Poster Theater Flash Session
Aging and Chronic Disease
Objectives : Gastrointestinal symptoms are prevalent extracardiac systemic manifestations of Congestive Heart Failure (CHF). We developed a comprehensive panel of methods to unravel gut dysfunction in CHF and its impact on the anabolic response to feeding.
Methods : We recruited 14 clinically stable CHF patients (ejection fraction: 33.9±2.1, NYHA class: 2.3±0.2) and 17 healthy controls matched for age and gender. Stable tracers of L-phenylalanine (PHE)-[ring-2H5] and L-tyrosine (TYR)-[13C9,15N] were administered intravenously for 5 hours via primed constant and continuous infusion. After 2 hours, participants ingested a complete high protein meal containing L-PHE-[1-13C] and spirulina-[U-15N]. We sampled blood throughout the study to analyze enrichments by LC-MS/MS. We calculated the anabolic response to feeding before and after correction for changes in protein digestion and absorption, assessed by spirulina degradation ratio (L-PHE-[15N]/[1-13C]). Moreover, we measured small intestinal membrane integrity and active carrier-mediated glucose transport by urinary recovery of the orally ingested inert sugars lactulose, rhamnose, and 3-O-methyl-glucose. Disease severity was assessed by medical chart and history. Statistical analysis was performed by unpaired t-tests. Data are expressed as mean ± SEM.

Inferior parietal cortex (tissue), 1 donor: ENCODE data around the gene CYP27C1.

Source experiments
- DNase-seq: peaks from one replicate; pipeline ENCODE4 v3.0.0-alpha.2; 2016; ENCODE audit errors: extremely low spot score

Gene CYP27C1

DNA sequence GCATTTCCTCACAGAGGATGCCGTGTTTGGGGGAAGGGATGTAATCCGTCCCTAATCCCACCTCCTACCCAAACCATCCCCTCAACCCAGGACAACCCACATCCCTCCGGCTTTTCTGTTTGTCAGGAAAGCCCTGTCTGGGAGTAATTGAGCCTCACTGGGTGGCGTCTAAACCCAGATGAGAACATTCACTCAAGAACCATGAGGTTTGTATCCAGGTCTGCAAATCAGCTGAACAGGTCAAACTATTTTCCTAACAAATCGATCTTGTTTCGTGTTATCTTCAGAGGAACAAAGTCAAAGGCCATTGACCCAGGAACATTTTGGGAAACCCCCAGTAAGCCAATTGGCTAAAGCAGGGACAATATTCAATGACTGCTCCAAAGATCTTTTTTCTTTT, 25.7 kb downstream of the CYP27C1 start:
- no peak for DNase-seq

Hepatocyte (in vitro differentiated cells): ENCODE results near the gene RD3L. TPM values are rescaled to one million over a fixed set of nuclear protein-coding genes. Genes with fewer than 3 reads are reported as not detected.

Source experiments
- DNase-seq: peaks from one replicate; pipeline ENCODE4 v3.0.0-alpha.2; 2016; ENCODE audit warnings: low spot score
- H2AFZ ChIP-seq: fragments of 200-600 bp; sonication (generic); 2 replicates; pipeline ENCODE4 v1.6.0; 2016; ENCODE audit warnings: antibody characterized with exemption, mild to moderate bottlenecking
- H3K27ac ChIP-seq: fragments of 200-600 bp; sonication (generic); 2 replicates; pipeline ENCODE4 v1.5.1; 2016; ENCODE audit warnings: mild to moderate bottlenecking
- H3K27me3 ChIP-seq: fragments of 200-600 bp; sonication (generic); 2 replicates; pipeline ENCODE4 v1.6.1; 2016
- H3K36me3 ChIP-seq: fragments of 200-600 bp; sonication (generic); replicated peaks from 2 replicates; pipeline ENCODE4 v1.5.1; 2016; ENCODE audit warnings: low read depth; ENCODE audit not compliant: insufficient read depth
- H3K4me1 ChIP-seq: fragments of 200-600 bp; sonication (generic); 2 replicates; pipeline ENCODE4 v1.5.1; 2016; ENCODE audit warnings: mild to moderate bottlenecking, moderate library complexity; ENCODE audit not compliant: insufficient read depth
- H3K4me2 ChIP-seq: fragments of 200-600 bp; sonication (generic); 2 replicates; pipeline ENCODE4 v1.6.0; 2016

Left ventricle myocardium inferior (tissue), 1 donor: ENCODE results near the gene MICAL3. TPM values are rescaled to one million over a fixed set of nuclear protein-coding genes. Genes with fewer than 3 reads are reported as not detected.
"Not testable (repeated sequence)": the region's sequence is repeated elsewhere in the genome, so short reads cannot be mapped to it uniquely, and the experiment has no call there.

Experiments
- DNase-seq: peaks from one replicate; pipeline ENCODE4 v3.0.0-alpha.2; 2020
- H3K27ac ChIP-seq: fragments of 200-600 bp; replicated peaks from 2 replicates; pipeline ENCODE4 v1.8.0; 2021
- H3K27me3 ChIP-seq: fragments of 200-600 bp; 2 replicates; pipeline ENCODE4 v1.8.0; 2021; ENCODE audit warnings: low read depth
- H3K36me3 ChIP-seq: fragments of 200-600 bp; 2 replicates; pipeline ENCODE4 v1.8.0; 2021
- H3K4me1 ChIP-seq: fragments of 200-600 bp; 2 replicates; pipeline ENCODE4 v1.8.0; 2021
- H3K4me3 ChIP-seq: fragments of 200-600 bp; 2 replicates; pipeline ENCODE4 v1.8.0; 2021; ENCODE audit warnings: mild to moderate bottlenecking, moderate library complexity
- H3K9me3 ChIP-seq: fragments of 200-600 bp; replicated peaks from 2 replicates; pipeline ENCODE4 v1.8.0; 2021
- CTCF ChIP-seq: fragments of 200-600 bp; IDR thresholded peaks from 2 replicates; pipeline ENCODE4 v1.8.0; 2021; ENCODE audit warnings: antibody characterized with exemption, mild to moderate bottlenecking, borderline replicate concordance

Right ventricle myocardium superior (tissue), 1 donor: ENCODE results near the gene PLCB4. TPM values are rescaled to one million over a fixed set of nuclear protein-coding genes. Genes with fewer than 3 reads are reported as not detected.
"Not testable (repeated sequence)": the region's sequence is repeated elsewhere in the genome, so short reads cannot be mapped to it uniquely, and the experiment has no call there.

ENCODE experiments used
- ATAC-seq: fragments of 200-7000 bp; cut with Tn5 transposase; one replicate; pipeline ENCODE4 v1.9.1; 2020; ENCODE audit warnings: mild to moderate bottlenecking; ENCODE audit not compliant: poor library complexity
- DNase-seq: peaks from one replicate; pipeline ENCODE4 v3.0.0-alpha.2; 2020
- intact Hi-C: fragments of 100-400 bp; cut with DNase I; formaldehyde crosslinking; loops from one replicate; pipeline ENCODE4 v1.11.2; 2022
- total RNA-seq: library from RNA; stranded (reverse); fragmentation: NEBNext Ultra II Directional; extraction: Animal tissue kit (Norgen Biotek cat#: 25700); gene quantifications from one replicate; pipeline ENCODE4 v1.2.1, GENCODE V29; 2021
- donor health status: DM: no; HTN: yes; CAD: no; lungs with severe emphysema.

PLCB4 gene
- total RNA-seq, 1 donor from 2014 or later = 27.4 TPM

Results : In CHF patients, protein digestion and absorption were reduced (0.66±0.04 vs. 0.82±0.04, p< 0.01), which further attenuated the anabolic response to feeding (28.3±3.8 vs. 54.0±5.5 μmol/kg FFM/meal, p< 0.001). Disturbances in protein digestion and absorption as well as anabolic response in CHF were independent of disease severity. Small intestinal permeability and active carrier-mediated glucose transport did not differ between the groups indicating a preserved enterocyte function in CHF patients.
We hypothesize that enhancing protein digestion and absorption in patients with CHF can improve the availability of nutrients and protein anabolism.
Funding Sources :
National Institutes of Health